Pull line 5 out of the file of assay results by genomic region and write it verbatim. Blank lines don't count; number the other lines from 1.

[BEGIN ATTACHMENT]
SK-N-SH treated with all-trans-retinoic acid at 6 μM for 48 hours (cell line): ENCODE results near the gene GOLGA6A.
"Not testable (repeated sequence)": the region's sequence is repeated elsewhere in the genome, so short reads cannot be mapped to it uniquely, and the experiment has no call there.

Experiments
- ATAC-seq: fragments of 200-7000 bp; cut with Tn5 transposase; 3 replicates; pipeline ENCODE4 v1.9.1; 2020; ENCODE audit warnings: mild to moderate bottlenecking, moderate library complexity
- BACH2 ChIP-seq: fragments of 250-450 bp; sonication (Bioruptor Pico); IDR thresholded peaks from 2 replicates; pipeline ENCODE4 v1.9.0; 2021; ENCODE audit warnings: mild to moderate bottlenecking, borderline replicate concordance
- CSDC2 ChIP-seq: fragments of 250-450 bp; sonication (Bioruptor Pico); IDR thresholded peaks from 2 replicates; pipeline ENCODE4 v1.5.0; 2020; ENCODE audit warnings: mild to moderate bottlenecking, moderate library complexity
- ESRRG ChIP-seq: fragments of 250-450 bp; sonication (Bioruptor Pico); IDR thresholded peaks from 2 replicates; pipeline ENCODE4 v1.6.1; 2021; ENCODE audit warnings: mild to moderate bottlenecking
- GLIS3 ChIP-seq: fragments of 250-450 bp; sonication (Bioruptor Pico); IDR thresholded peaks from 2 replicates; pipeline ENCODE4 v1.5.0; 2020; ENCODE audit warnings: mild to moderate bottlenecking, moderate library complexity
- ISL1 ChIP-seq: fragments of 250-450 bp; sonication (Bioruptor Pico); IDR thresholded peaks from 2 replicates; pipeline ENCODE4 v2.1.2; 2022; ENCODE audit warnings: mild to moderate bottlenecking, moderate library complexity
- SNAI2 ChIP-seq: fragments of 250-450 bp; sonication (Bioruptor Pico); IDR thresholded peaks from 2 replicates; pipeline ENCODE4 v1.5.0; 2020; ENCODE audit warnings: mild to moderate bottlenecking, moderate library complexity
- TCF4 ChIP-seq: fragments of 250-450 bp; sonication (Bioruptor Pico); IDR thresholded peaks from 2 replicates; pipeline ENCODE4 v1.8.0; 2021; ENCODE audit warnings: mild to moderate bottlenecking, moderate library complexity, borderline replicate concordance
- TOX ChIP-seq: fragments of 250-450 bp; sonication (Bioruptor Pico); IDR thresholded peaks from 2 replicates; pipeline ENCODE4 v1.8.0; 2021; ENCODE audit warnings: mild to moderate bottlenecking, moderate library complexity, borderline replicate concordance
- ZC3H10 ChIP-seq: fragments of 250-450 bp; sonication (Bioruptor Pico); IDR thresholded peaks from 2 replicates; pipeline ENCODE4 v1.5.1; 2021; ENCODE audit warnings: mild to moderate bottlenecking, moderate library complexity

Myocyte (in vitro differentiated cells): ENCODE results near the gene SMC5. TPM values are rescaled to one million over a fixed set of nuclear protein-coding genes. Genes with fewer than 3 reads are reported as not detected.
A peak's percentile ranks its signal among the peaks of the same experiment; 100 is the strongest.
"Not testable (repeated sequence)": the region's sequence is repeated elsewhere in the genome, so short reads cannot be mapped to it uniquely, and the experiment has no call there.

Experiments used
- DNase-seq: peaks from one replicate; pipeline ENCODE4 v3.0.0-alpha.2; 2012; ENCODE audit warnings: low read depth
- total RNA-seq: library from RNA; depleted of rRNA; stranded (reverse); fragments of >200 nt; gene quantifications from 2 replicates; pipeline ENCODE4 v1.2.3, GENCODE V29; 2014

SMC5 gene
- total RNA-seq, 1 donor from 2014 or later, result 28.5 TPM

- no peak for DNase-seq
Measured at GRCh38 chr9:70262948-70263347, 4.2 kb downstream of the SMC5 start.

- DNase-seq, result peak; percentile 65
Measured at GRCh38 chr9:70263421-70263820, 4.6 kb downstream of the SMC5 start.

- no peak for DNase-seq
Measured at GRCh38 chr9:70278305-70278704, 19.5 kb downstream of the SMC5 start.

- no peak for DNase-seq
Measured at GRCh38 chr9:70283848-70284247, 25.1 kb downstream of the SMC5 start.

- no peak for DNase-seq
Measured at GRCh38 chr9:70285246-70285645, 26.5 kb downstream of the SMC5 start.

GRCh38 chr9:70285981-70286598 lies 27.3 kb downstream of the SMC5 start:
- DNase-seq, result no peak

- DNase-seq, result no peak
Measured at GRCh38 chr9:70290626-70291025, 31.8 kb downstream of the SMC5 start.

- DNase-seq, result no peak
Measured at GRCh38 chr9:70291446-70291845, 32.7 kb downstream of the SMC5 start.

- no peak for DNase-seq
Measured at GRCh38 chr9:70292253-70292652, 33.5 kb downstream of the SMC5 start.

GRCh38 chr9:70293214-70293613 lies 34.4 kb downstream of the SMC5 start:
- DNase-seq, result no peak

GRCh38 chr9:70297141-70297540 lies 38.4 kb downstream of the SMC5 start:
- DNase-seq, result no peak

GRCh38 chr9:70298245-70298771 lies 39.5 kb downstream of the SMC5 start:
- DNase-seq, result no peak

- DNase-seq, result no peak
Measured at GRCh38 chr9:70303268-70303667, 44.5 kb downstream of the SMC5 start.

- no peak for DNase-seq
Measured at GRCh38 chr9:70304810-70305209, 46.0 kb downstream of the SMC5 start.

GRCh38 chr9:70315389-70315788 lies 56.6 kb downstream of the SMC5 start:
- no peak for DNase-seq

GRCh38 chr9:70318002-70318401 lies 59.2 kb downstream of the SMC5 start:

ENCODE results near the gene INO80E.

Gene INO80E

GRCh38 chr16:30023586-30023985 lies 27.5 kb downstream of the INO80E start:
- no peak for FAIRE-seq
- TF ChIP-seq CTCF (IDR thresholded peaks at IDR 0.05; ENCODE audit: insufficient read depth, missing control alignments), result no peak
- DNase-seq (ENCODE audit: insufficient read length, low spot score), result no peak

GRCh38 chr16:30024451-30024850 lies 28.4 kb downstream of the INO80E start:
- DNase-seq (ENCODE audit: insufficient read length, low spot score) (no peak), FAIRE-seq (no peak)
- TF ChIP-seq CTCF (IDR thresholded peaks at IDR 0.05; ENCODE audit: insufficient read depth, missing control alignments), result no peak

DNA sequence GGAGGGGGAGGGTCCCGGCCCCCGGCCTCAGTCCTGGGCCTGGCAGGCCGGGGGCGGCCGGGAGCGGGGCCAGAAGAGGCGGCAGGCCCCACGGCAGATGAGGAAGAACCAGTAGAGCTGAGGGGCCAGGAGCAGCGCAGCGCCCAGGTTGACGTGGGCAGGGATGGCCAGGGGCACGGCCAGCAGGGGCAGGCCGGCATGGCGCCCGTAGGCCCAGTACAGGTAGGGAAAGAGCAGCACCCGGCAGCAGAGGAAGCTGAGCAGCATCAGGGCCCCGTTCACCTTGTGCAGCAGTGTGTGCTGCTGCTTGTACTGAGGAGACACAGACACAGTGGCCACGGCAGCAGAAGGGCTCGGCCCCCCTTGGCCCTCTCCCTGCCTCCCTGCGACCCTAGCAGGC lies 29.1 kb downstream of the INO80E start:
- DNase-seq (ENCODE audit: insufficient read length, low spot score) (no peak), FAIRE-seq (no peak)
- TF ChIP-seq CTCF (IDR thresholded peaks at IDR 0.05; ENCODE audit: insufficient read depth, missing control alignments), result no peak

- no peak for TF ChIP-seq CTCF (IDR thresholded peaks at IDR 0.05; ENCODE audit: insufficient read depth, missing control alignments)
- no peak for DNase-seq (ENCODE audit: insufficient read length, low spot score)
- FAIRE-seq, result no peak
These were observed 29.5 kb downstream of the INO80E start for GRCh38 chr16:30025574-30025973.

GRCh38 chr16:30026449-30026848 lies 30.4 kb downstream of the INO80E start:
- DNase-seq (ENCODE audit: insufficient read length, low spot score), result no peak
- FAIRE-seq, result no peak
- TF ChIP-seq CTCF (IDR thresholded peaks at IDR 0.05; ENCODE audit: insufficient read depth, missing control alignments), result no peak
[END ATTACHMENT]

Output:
- BACH2 ChIP-seq: fragments of 250-450 bp; sonication (Bioruptor Pico); IDR thresholded peaks from 2 replicates; pipeline ENCODE4 v1.9.0; 2021; ENCODE audit warnings: mild to moderate bottlenecking, borderline replicate concordance